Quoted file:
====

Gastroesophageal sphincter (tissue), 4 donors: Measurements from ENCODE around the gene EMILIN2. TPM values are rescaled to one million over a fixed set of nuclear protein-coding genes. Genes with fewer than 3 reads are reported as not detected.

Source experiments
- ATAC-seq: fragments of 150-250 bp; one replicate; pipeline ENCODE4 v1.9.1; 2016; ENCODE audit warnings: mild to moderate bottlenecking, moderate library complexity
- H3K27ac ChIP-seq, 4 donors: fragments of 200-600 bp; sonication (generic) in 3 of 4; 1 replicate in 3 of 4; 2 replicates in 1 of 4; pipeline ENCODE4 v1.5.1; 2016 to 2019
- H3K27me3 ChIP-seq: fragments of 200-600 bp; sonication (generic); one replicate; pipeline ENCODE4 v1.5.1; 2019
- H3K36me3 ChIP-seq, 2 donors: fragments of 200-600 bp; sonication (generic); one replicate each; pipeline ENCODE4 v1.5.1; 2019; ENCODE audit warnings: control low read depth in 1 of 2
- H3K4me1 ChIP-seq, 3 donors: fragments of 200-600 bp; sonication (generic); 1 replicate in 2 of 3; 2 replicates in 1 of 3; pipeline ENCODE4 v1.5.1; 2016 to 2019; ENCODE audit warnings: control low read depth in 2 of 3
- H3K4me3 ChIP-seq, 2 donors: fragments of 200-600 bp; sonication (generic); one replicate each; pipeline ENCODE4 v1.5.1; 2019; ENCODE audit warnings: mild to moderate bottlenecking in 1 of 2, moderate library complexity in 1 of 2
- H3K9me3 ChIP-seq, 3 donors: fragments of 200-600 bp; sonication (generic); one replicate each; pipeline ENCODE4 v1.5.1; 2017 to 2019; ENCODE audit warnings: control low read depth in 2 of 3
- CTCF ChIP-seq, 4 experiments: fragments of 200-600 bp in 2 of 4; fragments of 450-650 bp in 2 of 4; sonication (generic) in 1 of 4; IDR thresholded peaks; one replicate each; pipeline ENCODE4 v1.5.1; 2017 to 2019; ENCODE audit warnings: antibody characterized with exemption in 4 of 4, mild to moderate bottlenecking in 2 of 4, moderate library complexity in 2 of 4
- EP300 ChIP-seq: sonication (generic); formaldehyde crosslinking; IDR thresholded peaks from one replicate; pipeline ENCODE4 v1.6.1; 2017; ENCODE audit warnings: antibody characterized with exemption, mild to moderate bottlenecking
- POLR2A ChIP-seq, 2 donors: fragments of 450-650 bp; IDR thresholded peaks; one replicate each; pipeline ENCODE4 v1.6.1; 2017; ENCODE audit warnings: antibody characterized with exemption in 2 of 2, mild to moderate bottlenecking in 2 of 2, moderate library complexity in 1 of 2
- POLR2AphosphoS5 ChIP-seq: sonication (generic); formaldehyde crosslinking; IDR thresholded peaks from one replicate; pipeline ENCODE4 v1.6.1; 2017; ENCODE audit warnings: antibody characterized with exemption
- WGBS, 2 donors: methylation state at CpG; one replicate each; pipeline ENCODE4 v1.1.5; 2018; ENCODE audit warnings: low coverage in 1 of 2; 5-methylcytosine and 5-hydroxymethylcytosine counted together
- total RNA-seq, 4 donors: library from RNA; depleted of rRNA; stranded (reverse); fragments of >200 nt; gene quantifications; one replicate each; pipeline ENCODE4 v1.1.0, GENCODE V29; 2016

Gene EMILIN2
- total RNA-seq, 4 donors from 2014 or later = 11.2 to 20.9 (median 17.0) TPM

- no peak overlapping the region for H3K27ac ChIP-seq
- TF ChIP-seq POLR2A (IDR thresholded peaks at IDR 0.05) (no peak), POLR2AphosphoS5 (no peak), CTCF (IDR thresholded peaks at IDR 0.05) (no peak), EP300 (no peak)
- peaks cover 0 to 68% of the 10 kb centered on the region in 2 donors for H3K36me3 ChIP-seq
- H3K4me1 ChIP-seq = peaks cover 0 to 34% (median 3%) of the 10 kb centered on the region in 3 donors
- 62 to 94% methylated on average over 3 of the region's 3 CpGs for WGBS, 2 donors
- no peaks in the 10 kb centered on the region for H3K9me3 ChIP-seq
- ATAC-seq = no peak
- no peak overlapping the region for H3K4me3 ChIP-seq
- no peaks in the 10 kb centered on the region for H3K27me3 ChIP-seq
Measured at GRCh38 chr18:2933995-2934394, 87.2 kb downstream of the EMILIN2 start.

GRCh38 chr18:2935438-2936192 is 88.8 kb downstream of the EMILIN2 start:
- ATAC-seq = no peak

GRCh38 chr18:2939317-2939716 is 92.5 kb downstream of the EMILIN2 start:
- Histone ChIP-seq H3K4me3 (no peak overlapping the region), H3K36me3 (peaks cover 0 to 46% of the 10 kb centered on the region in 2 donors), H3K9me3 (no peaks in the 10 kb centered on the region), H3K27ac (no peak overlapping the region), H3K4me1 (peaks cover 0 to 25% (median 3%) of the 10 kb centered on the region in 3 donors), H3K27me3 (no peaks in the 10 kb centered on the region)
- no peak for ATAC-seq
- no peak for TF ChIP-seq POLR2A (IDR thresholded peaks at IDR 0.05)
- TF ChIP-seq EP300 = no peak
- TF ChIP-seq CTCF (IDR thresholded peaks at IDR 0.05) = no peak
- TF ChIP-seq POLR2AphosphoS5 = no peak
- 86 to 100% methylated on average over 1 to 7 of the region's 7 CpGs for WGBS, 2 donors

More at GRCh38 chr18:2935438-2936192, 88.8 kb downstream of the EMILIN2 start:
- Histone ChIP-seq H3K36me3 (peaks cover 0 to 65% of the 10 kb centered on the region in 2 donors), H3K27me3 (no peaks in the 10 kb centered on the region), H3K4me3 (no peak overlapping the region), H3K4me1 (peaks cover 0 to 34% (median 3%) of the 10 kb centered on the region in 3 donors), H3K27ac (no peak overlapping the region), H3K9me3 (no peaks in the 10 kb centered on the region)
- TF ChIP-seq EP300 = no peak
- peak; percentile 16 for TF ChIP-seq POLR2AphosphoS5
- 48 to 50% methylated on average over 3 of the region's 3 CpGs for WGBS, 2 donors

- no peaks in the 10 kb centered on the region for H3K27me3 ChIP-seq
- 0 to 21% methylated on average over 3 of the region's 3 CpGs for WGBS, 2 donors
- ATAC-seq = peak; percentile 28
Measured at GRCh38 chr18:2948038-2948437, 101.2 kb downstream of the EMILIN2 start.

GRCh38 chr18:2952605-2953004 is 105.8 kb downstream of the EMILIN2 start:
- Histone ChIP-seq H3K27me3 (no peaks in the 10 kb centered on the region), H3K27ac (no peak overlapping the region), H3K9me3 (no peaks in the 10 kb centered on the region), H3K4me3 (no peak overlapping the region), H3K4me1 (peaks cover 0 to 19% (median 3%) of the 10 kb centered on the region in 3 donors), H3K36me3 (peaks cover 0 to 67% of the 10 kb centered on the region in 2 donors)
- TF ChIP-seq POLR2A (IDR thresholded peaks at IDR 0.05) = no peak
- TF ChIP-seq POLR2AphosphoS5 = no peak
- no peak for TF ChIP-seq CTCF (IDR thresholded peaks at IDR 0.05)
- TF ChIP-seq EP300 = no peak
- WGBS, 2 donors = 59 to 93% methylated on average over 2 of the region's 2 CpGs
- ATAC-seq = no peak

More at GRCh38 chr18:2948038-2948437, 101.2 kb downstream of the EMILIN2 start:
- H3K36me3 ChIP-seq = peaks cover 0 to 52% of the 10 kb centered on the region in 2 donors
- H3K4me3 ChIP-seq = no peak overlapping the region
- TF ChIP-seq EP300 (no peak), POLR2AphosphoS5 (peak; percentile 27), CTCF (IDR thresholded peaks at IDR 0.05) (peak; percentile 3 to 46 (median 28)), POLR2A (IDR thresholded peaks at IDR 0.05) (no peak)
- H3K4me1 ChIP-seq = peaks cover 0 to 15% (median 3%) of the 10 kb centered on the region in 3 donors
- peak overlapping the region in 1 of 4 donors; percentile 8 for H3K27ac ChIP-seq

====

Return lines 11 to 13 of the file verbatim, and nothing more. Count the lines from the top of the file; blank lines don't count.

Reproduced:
- EP300 ChIP-seq: sonication (generic); formaldehyde crosslinking; IDR thresholded peaks from one replicate; pipeline ENCODE4 v1.6.1; 2017; ENCODE audit warnings: antibody characterized with exemption, mild to moderate bottlenecking
- POLR2A ChIP-seq, 2 donors: fragments of 450-650 bp; IDR thresholded peaks; one replicate each; pipeline ENCODE4 v1.6.1; 2017; ENCODE audit warnings: antibody characterized with exemption in 2 of 2, mild to moderate bottlenecking in 2 of 2, moderate library complexity in 1 of 2
- POLR2AphosphoS5 ChIP-seq: sonication (generic); formaldehyde crosslinking; IDR thresholded peaks from one replicate; pipeline ENCODE4 v1.6.1; 2017; ENCODE audit warnings: antibody characterized with exemption